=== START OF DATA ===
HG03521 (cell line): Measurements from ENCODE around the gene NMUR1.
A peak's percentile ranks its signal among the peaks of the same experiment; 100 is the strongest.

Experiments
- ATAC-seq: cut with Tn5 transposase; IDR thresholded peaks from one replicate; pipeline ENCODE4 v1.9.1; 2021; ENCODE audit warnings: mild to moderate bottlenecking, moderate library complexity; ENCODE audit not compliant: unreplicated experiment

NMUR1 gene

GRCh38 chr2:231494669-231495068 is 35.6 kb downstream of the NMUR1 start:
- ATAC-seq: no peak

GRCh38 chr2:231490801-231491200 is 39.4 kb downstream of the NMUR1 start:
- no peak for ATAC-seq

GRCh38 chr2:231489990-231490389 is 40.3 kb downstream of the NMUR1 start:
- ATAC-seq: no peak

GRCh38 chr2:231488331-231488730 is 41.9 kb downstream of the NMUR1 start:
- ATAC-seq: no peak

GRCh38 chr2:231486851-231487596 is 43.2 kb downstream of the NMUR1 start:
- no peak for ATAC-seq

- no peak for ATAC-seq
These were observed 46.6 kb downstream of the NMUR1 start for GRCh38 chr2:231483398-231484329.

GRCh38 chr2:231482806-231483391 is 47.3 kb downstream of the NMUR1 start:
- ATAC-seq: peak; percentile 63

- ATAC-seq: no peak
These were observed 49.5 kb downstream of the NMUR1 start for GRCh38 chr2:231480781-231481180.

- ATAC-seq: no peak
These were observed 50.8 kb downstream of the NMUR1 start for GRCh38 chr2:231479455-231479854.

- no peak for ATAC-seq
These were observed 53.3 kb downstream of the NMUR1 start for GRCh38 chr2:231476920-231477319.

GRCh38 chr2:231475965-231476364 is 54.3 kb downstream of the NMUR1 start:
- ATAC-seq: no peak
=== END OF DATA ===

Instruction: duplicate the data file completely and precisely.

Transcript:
HG03521 (cell line): Measurements from ENCODE around the gene NMUR1.
A peak's percentile ranks its signal among the peaks of the same experiment; 100 is the strongest.

Experiments
- ATAC-seq: cut with Tn5 transposase; IDR thresholded peaks from one replicate; pipeline ENCODE4 v1.9.1; 2021; ENCODE audit warnings: mild to moderate bottlenecking, moderate library complexity; ENCODE audit not compliant: unreplicated experiment

NMUR1 gene

GRCh38 chr2:231494669-231495068 is 35.6 kb downstream of the NMUR1 start:
- ATAC-seq: no peak

GRCh38 chr2:231490801-231491200 is 39.4 kb downstream of the NMUR1 start:
- no peak for ATAC-seq

GRCh38 chr2:231489990-231490389 is 40.3 kb downstream of the NMUR1 start:
- ATAC-seq: no peak

GRCh38 chr2:231488331-231488730 is 41.9 kb downstream of the NMUR1 start:
- ATAC-seq: no peak

GRCh38 chr2:231486851-231487596 is 43.2 kb downstream of the NMUR1 start:
- no peak for ATAC-seq

- no peak for ATAC-seq
These were observed 46.6 kb downstream of the NMUR1 start for GRCh38 chr2:231483398-231484329.

GRCh38 chr2:231482806-231483391 is 47.3 kb downstream of the NMUR1 start:
- ATAC-seq: peak; percentile 63

- ATAC-seq: no peak
These were observed 49.5 kb downstream of the NMUR1 start for GRCh38 chr2:231480781-231481180.

- ATAC-seq: no peak
These were observed 50.8 kb downstream of the NMUR1 start for GRCh38 chr2:231479455-231479854.

- no peak for ATAC-seq
These were observed 53.3 kb downstream of the NMUR1 start for GRCh38 chr2:231476920-231477319.

GRCh38 chr2:231475965-231476364 is 54.3 kb downstream of the NMUR1 start:
- ATAC-seq: no peak